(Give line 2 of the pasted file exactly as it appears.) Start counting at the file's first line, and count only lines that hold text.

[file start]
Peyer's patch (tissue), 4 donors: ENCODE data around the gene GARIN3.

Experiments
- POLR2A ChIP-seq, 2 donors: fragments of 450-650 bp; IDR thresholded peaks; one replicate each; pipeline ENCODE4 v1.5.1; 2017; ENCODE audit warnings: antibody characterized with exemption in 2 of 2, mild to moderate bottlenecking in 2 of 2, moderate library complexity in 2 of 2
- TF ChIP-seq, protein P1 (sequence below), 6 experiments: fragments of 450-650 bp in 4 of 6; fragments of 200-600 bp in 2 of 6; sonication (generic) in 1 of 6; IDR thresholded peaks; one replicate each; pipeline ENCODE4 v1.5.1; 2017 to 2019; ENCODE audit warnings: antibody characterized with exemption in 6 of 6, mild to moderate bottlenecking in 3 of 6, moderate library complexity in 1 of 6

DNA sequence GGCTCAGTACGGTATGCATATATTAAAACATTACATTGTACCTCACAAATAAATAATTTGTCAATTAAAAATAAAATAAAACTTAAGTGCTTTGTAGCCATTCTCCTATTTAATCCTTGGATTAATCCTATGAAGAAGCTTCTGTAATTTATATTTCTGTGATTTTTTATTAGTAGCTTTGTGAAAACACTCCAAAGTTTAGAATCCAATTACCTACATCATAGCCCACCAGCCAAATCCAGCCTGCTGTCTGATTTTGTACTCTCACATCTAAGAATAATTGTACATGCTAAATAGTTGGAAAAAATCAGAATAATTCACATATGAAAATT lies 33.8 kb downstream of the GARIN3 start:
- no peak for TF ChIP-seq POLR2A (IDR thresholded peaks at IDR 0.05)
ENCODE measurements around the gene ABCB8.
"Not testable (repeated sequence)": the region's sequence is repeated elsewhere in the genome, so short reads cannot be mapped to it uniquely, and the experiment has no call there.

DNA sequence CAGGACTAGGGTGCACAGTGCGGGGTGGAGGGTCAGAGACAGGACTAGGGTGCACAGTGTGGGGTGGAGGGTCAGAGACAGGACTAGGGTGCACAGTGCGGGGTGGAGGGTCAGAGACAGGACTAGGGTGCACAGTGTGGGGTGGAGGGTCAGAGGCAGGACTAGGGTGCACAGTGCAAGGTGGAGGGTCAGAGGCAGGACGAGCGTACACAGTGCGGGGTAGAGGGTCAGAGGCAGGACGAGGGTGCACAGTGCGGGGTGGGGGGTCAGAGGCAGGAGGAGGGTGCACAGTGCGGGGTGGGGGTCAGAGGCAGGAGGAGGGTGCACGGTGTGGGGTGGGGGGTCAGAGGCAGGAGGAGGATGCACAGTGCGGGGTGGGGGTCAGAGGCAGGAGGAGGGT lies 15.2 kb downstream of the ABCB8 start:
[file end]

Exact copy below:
Experiments